It’s Common Knowledge That Many Side Effects Don’t Get Reported To FDA. But Study Reveals Startling Scope Of Problem.
The study found that in one drug only 1% of an estimated 276,000 serious adverse events had been reported. Researchers say they data emphasizes the need for better surveillance of the risk of injury. In other pharmaceutical news: biotechs react to the House drug pricing bill, another drugmaker admits to price fixing, a new medicine might help curb dementia-related delusions, and more.
Problems With Medicines May Be Vastly Underreported To The FDA
It’s no secret that the many side effects caused by medicines do not get reported to the Food and Drug Administration, but a new report suggests the magnitude of underreporting is far greater than imagined. After examining side effects that were conveyed to the regulator for five widely used medicines — two different types of arthritis treatments, an antipsychotic, and a blood thinner — just 1% of an estimated 276,000 serious adverse events had been reported in 2017. (Silverman, 12/4)
Over 100 Small Biotech CEOs Blast Pelosi's Drug Pricing Bill
Nearly 150 CEOs of emerging biotech companies are sending a unified, stark message to Capitol Hill: Abandon the Democrats’ signature drug pricing policy. In a new letter, signed by buzzy biotech startups like Global Blood Therapeutics (GBT) and Alnylam Pharmaceuticals (ALNY), the executives lob a blistering critique of the signature drug pricing bill unveiled this fall by House Speaker Nancy Pelosi. The legislation would allow Medicare to negotiate the price of certain high cost drugs and wage huge fines for companies that don’t comply. (Florko, 12/5)
Kaiser Health News:
Pharma’s Take On The Pelosi Drug-Pricing Bill: Fair Warning Or Fearmongering?
House Speaker Nancy Pelosi’s flagship proposal to curb prescription drug prices, the “Lower Drug Costs Now Act” ― H.R. 3 ― could come up for a vote in the chamber this month. The measure would allow Medicare to negotiate prices for a limited number of drugs, cap what seniors pay out-of-pocket at $2,000 and force companies that have raised prices beyond inflation since 2016 to either reverse the price or rebate the amount of the increase to the federal government. And drug manufacturers are in full attack mode. (Luthra, 12/5)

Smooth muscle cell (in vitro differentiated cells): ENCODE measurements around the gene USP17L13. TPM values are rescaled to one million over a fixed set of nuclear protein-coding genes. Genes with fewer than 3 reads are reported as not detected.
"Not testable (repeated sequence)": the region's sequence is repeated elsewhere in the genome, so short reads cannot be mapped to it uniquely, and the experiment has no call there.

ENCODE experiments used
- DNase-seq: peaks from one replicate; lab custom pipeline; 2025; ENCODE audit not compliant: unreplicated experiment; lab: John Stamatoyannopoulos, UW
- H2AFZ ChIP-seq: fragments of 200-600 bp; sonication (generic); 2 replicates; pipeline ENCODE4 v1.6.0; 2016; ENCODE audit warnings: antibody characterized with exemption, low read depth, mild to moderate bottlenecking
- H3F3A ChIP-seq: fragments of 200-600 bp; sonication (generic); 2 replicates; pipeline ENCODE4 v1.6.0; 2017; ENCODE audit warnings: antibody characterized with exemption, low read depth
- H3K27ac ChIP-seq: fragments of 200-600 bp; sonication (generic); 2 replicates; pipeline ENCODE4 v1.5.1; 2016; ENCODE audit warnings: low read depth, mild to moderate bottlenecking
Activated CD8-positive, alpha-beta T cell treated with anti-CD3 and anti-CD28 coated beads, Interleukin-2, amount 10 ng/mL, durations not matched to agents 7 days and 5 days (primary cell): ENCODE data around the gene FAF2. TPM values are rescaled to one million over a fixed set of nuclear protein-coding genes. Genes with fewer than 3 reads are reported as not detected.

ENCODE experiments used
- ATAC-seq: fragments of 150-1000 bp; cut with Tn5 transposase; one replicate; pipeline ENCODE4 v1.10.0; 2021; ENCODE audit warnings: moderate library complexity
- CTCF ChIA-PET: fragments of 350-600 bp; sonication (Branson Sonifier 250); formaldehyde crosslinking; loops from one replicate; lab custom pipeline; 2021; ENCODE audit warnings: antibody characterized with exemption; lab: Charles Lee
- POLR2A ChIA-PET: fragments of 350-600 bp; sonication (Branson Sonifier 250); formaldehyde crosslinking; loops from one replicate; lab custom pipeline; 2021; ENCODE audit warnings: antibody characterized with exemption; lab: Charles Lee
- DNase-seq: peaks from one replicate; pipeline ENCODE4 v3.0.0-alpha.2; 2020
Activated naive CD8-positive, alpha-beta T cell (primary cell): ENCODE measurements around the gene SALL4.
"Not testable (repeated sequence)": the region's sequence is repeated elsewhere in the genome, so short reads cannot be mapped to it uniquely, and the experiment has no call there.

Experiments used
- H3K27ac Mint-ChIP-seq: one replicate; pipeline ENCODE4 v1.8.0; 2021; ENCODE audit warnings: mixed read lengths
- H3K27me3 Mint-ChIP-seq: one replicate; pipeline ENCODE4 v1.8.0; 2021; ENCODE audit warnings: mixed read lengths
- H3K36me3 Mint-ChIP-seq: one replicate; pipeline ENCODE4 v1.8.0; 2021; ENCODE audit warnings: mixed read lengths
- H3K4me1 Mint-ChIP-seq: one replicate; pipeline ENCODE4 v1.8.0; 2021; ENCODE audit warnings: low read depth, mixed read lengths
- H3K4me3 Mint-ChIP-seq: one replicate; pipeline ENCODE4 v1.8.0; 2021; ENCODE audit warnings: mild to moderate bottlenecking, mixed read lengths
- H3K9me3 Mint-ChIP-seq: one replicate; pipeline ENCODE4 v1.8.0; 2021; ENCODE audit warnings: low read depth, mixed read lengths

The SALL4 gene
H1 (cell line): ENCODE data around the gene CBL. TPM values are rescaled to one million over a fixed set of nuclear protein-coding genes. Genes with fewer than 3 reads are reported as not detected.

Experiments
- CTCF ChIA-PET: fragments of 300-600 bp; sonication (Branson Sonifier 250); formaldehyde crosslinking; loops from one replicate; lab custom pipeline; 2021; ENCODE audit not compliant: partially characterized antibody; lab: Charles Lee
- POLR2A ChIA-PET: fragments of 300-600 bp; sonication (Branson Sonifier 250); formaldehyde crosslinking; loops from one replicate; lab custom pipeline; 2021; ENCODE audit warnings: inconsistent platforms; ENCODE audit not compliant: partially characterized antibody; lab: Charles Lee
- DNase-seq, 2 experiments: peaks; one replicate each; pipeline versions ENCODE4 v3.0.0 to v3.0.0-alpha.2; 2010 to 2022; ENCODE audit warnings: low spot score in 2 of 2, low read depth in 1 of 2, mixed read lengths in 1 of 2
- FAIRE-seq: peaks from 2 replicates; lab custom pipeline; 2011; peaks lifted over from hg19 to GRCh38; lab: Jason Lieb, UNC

A Second Generic Drug Maker Admits To Price Fixing In Probe Into Generics
Asmall drug maker called Rising Pharmaceuticals agreed to pay more than $3 million to resolve criminal and civil charges related to a price-fixing scheme involving a high blood pressure pill, the second time a company has reached such a deal with federal authorities who are conducting a probe into the generic industry. From April 2015 until at least September 2015, Rising conspired with another unnamed generic drug maker and its executives to fix prices and allocate customers for Benazepril HCTZ, according to court documents. Effectively, the companies “engaged in a conspiracy to suppress and eliminate competition,” the Department of Justice wrote in a document outlining the charges. (Silverman, 12/4)
The Associated Press:
Drug Can Curb Dementia’s Delusions, Researchers Find
A drug that curbs delusions in Parkinson's patients did the same for people with Alzheimer's disease and other forms of dementia in a study that was stopped early because the benefit seemed clear. If regulators agree, the drug could become the first treatment specifically for dementia-related psychosis and the first new medicine for Alzheimer's in nearly two decades. It targets some of the most troubling symptoms that patients and caregivers face — hallucinations that often lead to anxiety, aggression, and physical and verbal abuse. (Marchione, 12/4)
Diabetes Drugs Latest To Be Targeted For Carcinogen Scrutiny
Global health regulators are looking into whether widely used diabetes drugs may contain unsafe levels of a carcinogen that has previously been found in heart and gastric medications. The U.S. Food and Drug Administration said in a statement Wednesday that the agency is testing samples of metformin sold in the U.S. for NDMA, and that it will recommend recalls of the medication as appropriate. Metformin is widely prescribed to patients when they are initially treated for type 2 diabetes. (Lauerman, 12/4)
Seade: USMCA Biologics Provision To Be Changed If Deal Reached
A key pharmaceutical provision of the U.S.-Mexico-Canada trade agreement that the Trump administration has hailed as a major improvement over the North American Free Trade Agreement is being modified to make it less onerous for Mexico, a top Mexican official said Wednesday. (Palmer, 12/4)